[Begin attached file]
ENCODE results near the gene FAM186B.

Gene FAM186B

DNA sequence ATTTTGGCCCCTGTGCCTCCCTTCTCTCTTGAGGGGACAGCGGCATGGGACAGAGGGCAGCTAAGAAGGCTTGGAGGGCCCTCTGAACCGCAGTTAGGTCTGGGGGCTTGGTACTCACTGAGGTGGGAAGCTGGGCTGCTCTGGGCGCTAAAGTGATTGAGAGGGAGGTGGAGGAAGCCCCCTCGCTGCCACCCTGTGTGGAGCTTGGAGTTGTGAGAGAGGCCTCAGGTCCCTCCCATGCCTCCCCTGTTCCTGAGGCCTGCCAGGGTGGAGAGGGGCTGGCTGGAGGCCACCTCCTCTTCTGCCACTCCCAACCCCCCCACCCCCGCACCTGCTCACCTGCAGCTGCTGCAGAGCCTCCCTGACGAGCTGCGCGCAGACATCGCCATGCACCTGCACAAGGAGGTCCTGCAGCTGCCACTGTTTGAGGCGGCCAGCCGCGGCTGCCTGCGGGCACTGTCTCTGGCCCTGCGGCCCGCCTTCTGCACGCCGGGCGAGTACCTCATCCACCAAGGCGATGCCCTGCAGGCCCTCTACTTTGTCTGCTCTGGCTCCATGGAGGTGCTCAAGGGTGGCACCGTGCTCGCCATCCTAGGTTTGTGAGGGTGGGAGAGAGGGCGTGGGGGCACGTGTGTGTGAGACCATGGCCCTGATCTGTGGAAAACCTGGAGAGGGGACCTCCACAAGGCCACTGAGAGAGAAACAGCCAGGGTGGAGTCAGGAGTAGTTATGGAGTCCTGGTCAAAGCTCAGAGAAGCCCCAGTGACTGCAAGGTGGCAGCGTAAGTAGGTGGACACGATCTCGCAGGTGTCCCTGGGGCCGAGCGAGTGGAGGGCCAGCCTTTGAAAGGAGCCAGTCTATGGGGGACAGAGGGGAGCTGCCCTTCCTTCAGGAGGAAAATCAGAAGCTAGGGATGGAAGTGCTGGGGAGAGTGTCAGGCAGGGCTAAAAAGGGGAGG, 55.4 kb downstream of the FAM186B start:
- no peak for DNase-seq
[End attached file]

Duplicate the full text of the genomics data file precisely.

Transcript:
ENCODE results near the gene FAM186B.

Gene FAM186B

DNA sequence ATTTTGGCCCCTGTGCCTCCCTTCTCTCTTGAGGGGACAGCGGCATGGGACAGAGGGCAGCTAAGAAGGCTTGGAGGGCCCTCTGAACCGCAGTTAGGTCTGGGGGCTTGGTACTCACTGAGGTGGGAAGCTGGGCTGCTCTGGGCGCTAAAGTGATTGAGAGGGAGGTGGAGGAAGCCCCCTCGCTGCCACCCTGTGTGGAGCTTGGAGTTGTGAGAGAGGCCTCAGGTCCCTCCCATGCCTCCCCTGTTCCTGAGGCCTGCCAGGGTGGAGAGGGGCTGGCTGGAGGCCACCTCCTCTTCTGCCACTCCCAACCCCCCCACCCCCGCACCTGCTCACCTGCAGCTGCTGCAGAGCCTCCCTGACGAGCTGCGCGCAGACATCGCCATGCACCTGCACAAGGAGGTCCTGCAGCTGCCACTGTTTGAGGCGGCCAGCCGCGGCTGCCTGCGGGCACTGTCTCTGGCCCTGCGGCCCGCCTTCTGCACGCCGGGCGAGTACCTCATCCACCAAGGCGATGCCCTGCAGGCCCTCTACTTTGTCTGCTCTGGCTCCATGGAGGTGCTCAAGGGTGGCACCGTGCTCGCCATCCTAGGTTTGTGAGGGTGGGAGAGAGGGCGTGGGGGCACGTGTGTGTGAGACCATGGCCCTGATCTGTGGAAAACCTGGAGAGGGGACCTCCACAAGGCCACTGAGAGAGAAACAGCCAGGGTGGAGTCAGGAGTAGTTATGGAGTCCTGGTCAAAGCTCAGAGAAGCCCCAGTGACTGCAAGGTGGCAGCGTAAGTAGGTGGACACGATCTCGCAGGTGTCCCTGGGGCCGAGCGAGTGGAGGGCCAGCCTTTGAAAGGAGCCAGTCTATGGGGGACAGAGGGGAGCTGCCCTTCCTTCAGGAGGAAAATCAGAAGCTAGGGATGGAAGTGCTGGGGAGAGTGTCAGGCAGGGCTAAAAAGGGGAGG, 55.4 kb downstream of the FAM186B start:
- no peak for DNase-seq